Monday, 22 September 2008

Fathers 4 Justice protestors confronted over 'homophobic' banner

text and images from 24dash.com

Published by Jon Land for 24dash.com in Communities
Friday 19th September 2008 - 3:44pm

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Fathers 4 Justice protestors confronted over 'homophobic' bannerFathers 4 Justice protestors confronted over 'homophobic' banner

A man who fathered a child for a lesbian couple angrily confronted a group of Fathers 4 Justice protesters today as they demonstrated with a banner against "Lesbo Dads".

The break-away New Fathers 4 Justice group held their first protest march in a quiet residential street in Bristol, outside the constituency office for Health Minister Dawn Primarolo.

Last week F4J was closed down by its founder Matt O'Connor, but days later, the New F4J was set up by Nigel Ace and Mark Harris, who made a rooftop protest on the house of Deputy Labour Leader Harriet Harman in June.

But their first stunt under "new management" has attracted criticism for being homophobic.

Dressed in their usual superhero attire, the members shouted slogans and played a loud siren while carrying a 10 foot banner which read "Kids need real Dads not Dawn's Lesbo Dads".

Unfortunately for the 10-strong group, Mrs Primarolo had left her office in Chessel Street 20 minutes earlier.

They claim Mrs Primarolo's backing for the Human Embryology and IVF bill signalled a dismissal of the need for a male role model in a family by making it easier for single females or lesbian couples to use sperm donors.

The disturbance attracted residents out of their houses, several of which angrily confronted the group.

One man, who did not want to be named, questioned the F4J's attitude and revealed he had been a sperm donor for two lesbian friends whose baby was born six months ago.

He told the protesters he was "very proud to have facilitated two mothers to have a child".

After the demonstration he said: "By coincidence I was watching a re-run of the debate over the embryology bill on the parliamentary channel when I heard the shouting and the siren outside, it was a surreal moment.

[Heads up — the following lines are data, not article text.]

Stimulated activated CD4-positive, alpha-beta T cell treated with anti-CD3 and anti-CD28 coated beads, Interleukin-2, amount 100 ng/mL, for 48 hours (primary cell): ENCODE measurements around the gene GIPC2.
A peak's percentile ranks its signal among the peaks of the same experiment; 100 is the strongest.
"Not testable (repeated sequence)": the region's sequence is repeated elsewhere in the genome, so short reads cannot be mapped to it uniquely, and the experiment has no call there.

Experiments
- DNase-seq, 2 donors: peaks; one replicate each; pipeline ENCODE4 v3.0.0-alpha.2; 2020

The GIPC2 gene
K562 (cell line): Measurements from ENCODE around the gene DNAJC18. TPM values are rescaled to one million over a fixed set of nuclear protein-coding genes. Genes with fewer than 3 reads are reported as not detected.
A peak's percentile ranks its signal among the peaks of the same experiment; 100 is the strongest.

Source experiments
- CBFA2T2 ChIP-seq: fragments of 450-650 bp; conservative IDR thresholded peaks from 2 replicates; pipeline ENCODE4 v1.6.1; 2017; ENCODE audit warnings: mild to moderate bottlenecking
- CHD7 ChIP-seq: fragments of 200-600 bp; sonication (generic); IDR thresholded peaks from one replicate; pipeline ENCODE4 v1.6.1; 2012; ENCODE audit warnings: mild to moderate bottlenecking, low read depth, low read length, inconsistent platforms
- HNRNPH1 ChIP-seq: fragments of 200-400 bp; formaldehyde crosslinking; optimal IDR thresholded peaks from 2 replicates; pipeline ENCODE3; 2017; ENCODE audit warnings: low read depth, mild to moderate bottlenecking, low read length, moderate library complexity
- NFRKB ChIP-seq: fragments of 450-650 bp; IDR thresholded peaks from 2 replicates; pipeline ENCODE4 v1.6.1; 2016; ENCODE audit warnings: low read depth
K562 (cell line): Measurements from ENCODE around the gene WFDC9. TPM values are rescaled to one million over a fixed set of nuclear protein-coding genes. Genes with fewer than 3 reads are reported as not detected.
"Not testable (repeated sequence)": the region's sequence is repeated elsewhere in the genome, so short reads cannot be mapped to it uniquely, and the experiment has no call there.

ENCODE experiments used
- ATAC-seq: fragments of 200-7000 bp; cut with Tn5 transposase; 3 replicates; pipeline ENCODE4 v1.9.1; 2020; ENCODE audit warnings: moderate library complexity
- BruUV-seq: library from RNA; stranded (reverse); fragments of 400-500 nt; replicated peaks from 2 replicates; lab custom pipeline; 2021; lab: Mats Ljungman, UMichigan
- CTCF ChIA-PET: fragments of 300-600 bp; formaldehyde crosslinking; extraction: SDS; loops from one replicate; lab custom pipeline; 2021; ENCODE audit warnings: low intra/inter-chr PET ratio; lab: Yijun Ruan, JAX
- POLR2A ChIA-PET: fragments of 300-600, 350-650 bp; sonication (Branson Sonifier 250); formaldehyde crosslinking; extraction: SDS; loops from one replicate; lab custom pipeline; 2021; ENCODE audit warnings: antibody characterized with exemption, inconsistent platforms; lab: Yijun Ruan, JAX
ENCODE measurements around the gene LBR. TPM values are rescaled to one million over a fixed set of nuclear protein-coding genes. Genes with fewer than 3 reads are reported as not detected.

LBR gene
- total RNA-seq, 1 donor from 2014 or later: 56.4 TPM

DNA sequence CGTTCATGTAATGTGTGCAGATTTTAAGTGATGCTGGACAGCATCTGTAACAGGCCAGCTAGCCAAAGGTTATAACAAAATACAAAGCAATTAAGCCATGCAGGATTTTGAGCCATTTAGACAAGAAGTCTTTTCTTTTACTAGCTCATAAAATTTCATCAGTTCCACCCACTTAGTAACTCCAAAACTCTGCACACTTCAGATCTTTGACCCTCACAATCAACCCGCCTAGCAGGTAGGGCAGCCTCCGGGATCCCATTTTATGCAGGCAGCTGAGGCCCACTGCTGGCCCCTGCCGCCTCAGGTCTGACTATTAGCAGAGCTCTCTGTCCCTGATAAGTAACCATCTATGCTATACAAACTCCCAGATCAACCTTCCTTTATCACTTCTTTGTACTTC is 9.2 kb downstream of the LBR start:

"I came out to confront them because of what I saw as blatant homophobia.

"I don't think they have intentionally come out to rile against homosexual rights or feminism but they are not doing themselves any favours.

"The core of what they want is equality and that is what feminism and homosexual rights is about.

"F4J make a very broad statement that a child needs a man and a woman but the gender of the parents is irrelevant, it is the person bringing up the child."

He said he does not view himself as a father but more of an uncle to the baby.

"I believe strongly that people in a homosexual relationship should be able to have a family and I wanted to help that to become a reality for my two close friends who I have known for a long time.

"I felt that they would be really good parents with strong morals and that has nothing to do with their gender.

"It is my choice to take a back seat, they say they want me to be involved as much as I want to be."

When the Embryology Bill was debated in May, Ms Primarolo, in response to shadow health minister's Mark Simmonds demand for "male role models", said "that would create an additional hurdle" for lesbian couples and single women.

Nigel Ace, 40, from Clevedon, near Bristol, who fronted today's demonstration and recently won a two-and-a-half year custody battle to see his five-year-old daughter, said: "This stance by the health minister flies in the face of good, proper and traditional foundations of raising children.

"We want them to focus on getting real dads in the family, not artificial ones.

"Just because one man closes the organisation does not mean that the cause has finished, we will only shut down when we have what we want which is equal rights for fathers.

"We have nothing against lesbians or gay people but we should not put them before fathers in our society and in my view they should not have children because children need a balance and if they are brought up with two dads or two mums what sort of challenges do they face in society?"

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